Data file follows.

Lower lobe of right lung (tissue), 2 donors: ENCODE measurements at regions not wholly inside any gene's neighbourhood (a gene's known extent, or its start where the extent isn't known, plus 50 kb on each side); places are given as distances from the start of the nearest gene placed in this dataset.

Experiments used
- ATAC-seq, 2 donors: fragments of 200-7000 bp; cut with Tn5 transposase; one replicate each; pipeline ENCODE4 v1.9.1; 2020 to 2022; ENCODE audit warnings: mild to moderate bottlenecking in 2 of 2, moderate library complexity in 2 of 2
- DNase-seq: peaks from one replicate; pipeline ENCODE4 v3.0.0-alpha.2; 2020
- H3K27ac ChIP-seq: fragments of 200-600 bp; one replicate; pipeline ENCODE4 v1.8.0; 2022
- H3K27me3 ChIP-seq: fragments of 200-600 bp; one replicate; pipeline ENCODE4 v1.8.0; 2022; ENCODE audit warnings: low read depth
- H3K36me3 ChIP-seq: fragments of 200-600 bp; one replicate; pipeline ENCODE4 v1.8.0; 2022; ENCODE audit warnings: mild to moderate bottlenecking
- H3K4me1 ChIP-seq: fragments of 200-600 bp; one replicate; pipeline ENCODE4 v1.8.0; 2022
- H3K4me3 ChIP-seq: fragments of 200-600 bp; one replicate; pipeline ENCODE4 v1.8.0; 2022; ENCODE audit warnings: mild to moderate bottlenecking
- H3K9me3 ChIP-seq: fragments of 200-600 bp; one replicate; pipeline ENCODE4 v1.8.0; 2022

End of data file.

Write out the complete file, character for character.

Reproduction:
Lower lobe of right lung (tissue), 2 donors: ENCODE measurements at regions not wholly inside any gene's neighbourhood (a gene's known extent, or its start where the extent isn't known, plus 50 kb on each side); places are given as distances from the start of the nearest gene placed in this dataset.

Experiments used
- ATAC-seq, 2 donors: fragments of 200-7000 bp; cut with Tn5 transposase; one replicate each; pipeline ENCODE4 v1.9.1; 2020 to 2022; ENCODE audit warnings: mild to moderate bottlenecking in 2 of 2, moderate library complexity in 2 of 2
- DNase-seq: peaks from one replicate; pipeline ENCODE4 v3.0.0-alpha.2; 2020
- H3K27ac ChIP-seq: fragments of 200-600 bp; one replicate; pipeline ENCODE4 v1.8.0; 2022
- H3K27me3 ChIP-seq: fragments of 200-600 bp; one replicate; pipeline ENCODE4 v1.8.0; 2022; ENCODE audit warnings: low read depth
- H3K36me3 ChIP-seq: fragments of 200-600 bp; one replicate; pipeline ENCODE4 v1.8.0; 2022; ENCODE audit warnings: mild to moderate bottlenecking
- H3K4me1 ChIP-seq: fragments of 200-600 bp; one replicate; pipeline ENCODE4 v1.8.0; 2022
- H3K4me3 ChIP-seq: fragments of 200-600 bp; one replicate; pipeline ENCODE4 v1.8.0; 2022; ENCODE audit warnings: mild to moderate bottlenecking
- H3K9me3 ChIP-seq: fragments of 200-600 bp; one replicate; pipeline ENCODE4 v1.8.0; 2022